She managed to serve for two years as a military mailman, hospital nurse and aide de camp. (Women nurses were not allowed in camps or in battle zones at that time - they were considered "too delicate" and it wouldn't do for them to see such horrible things) She did desert but the author theorizes that one reason was that she felt she was about to be "outed". She also suffered from recurrent malaria contracted during a campaign and had broken/reinjured a leg in two falls from horses. She wouldn't allow anyone to treat her, for fear of discovery, so by that time, her health wasn't all that good, either.
After going back to civilian life, she went back to dressing as a woman and eventually married. She is the only woman to collect a pension after the war as a woman. There were some women who collected pensions but they continued to live as men after the war and the truth only came out in old age because of illness (the doctor discovered their secret) or at death. It was about 20 years after the war before Sarah applied for her pension. Amazingly, she had the support of her comrades in arms, Company F, Second Michigan Infantry.
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By: palmettobug53, 2:14 AM GMT on July 12, 2009
The nation's Uncle Walter is gone. I had posted in comments a couple of weeks ago, that there were rumors of his impending death; that his health had taken a turn for the worse. Family spokesmen denied this, saying that he had been sick but that he was home and doing well.
I grew up watching Uncle Walter on TV. His tearful delivery of the news of President Kennedy's death and his joy at announcing that man had now walked on the moon are indelibly engraved in my memory. And who can forget his signature sign off every evening? "And that's the way it is." His reporting from Vietnam and other areas of the world are a far cry from today's blow-dried, talking heads, many of whom are not, nor ever have been, hard core reporters of Cronkite's ilk. So much of today's morning and evening "news" shows have turned into sound bite entertainment, as if the public is too slow, too stupid or doesn't have the attention span for serious, in-depth news.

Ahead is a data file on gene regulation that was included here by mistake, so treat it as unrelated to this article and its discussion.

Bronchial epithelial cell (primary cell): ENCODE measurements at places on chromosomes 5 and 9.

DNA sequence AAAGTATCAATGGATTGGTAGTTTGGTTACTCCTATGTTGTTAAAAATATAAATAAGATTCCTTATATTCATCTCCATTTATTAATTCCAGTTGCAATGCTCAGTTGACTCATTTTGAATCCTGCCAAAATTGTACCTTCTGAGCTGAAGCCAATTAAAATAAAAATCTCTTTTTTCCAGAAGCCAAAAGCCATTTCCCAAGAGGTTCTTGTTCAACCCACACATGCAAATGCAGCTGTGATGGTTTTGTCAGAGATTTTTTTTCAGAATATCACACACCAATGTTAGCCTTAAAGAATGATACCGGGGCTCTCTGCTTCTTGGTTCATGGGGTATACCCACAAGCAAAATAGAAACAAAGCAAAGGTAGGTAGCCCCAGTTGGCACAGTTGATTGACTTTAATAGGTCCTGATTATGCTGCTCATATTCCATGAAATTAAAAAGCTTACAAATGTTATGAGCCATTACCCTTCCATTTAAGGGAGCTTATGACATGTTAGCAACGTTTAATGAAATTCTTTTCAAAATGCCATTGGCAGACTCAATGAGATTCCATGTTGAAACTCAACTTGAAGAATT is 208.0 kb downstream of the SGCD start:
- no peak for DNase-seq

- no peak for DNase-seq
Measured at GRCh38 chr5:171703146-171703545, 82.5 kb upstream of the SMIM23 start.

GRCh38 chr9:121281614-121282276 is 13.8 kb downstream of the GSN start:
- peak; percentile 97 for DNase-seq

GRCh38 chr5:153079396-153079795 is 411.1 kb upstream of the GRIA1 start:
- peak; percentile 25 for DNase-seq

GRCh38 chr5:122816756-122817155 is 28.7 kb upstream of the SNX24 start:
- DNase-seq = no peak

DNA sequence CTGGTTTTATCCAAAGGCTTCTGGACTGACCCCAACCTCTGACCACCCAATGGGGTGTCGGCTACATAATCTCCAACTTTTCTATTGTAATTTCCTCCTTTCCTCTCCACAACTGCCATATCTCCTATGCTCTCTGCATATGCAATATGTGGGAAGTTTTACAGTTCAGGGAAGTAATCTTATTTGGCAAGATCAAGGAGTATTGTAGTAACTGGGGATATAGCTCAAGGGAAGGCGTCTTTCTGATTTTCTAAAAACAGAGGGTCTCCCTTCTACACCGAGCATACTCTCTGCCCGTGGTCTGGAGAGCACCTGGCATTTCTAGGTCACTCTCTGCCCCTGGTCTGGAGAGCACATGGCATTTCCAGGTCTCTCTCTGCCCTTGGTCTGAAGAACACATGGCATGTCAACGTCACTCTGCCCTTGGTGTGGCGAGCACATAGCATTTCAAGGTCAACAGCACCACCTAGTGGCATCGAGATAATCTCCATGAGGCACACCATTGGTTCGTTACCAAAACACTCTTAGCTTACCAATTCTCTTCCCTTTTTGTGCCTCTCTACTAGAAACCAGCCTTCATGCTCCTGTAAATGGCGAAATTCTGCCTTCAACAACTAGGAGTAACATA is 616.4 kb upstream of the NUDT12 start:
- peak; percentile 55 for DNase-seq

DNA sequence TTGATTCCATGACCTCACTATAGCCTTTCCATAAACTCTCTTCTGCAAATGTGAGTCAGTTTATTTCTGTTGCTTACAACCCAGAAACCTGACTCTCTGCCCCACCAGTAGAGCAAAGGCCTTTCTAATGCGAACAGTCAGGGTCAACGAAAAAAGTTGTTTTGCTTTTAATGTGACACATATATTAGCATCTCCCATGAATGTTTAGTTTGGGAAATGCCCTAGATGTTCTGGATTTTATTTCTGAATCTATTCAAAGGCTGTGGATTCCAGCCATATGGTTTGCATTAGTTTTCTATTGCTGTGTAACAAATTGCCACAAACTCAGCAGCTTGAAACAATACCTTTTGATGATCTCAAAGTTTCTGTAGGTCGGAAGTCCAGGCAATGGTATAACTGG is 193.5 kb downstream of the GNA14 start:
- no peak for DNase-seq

Even though he has not been a regular on TV in quite some time, he's never been too far from my thoughts and I'll miss him. I wound up sitting up last night until after midnight, watching retrospectives of his life on TV.
Happy sailing, Uncle Walter!
Walter Cronkite, Wikipedia
Art Buchwald on Walter Cronkite, from his 1981 essay
New York Times
~~~~~~~~~~~~~~~~~~~~~~~~~~~~~~~~~~~~~~~~~~~~~~~~~~~~~~~~~~~~Last month, we lost a national treasure, Philip Simmons. We Charlestonians were, and are, inordinately proud of Mr. Simmons. He was a true artist whose work graces dozens of residences and buildings here in the Lowcountry. His work is in museums ranging from the South Carolina State Museum in Columbia SC to the Smithsonian Institution in Washington, DC.
Mr. Simmons apprenticed himself at age 13, to a former slave and ironworker, Peter Simmons. His career spanned 77 years and went from making horseshoes and everyday practical items to decorative gates, window grills and other artistic pieces.
Even after he laid down his hammer, he still oversaw the work at his forge, designing pieces that were then made by his cousin, Ronnie Pringle, and his nephew, Carlton Simmons. His work and artistry will continue.
You can view a lot of his work on Google Images just by searching with his name.
Artist In Iron Dies from the Post and Courier.
The Philip Simmons Foundation
Philip Simmons From the University of South Carolina-Aiken.
Remembering a Master A blog for Drayton Hall.
Pluff Mud Love
Excerpts from Simmon's book, Charleston Blacksmith You might have to click on the image to get it started.